How to sign a Will
Witnesses must be present when you execute your Will! A witness can be a Notary
For a Will to be legally binding the signing of your Will must be witnessed by either a notary public or 2 or more witnesses.
The witness is there to confirm that the Testator is the same person who is signing it. The Testator must sign in the presence of the two witnesses who are expected to include their complete name, address, and occupation. They do not need to read the will or know what’s in it.
The witnesses confirm the testator’s identity, the signature isn’t forged, the Testator isn’t forced into signing, and that they have the mental capacity to sign and understand what they are signing.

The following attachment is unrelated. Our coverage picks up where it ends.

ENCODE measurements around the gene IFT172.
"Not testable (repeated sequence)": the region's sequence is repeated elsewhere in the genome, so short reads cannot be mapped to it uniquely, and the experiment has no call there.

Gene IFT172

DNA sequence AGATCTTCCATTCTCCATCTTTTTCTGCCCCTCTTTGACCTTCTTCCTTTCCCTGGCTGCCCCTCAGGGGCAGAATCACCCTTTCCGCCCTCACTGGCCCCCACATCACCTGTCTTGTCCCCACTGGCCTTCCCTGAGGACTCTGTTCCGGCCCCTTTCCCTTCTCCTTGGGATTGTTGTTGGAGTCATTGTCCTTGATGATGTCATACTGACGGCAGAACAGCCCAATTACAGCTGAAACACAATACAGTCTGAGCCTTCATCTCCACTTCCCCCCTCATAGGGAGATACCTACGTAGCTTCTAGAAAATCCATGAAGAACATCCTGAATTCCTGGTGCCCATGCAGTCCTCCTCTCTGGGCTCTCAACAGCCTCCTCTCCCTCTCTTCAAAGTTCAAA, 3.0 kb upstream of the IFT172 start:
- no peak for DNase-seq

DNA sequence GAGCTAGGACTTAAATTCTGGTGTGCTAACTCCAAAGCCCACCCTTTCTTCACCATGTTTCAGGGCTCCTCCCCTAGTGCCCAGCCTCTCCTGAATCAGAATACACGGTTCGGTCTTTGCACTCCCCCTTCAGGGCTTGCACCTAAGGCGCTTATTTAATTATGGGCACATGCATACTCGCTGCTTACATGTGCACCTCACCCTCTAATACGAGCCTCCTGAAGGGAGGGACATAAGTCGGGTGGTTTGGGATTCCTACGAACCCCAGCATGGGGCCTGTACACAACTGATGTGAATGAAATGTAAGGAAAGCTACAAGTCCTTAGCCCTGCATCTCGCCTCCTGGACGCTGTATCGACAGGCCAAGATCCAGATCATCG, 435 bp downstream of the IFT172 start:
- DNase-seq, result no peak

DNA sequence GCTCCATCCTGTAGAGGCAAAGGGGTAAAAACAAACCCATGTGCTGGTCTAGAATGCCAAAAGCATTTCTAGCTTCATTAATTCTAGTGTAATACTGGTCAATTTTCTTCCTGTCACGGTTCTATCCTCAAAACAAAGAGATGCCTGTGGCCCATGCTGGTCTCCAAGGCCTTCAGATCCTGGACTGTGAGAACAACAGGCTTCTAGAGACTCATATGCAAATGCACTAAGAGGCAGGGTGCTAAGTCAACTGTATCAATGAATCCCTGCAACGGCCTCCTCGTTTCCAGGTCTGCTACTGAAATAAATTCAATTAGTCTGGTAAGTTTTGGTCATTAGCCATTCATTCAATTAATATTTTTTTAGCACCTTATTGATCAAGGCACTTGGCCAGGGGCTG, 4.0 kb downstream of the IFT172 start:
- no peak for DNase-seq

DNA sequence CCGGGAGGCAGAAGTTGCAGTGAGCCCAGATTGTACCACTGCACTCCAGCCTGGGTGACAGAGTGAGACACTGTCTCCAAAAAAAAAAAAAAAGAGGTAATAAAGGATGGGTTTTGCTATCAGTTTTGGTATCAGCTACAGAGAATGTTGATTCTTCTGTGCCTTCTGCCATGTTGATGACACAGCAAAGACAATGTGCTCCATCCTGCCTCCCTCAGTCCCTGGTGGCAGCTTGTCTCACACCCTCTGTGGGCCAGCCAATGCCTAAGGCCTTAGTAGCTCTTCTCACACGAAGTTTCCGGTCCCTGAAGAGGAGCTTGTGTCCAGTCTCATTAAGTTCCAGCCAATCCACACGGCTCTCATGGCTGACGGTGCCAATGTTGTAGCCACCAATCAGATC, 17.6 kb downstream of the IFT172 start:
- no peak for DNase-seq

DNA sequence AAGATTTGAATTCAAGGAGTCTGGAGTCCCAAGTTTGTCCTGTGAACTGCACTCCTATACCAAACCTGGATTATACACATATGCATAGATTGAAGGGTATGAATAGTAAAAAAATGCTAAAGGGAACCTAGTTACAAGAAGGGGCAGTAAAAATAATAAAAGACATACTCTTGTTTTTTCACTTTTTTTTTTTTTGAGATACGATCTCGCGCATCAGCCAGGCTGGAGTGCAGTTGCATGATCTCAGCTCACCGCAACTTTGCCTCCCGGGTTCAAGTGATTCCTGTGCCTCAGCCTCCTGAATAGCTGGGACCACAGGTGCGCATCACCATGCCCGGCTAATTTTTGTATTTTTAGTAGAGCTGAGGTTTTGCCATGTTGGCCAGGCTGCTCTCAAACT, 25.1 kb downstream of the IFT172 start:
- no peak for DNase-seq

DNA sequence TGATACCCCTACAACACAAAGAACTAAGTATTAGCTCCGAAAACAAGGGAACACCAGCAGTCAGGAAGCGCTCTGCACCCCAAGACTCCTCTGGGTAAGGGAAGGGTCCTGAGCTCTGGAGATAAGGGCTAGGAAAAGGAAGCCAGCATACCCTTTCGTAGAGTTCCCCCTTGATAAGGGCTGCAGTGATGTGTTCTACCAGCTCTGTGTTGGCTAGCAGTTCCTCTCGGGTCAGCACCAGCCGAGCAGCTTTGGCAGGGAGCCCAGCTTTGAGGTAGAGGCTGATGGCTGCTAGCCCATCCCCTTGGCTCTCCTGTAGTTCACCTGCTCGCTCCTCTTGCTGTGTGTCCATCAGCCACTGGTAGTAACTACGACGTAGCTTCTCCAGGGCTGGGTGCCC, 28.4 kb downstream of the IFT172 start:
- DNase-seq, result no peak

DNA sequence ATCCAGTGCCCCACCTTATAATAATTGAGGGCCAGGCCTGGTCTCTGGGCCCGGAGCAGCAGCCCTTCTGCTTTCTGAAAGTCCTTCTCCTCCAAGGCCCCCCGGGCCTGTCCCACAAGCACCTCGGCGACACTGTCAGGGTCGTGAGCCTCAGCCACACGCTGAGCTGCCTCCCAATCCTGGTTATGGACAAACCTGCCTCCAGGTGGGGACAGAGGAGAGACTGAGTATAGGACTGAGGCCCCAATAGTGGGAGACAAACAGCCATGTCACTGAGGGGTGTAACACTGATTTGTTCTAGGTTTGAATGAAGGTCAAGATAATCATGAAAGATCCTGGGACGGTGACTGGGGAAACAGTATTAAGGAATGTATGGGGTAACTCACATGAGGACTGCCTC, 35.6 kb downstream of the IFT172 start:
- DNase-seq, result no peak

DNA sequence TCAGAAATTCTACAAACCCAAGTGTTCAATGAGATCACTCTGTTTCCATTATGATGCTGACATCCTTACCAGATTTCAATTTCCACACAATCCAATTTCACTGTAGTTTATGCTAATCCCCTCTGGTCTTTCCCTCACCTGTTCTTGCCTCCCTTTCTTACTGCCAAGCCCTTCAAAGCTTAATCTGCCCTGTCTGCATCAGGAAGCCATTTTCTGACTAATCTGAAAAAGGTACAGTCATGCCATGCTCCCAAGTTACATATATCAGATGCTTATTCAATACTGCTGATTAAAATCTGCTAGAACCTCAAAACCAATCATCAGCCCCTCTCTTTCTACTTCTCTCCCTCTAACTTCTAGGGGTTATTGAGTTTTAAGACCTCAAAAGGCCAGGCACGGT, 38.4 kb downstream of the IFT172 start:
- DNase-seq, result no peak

It is important you choose witnesses who have no stake in the Will to ensure impartiality. Folks that are set to inherit from your Will are not allowed to be witnesses.
Make sure you and the witnesses sign clearly and in ink.
Anyone that does not benefit from the will as a beneficiary can act as a witness including the executor(s),
Someone cannot witness if they are the spouse or civil partner of a beneficiary or the Testator nor when they are a beneficiary of the Testator
Alternatively, you can avoid the above hassle and visit a Notary to act as a witness while you sign the WIll.
A notary public is a public officer who serves the public in non-contentious matters usually concerned with foreign or international business. Notaries are appointed by the Chief Justice. In general, only solicitors are appointed.
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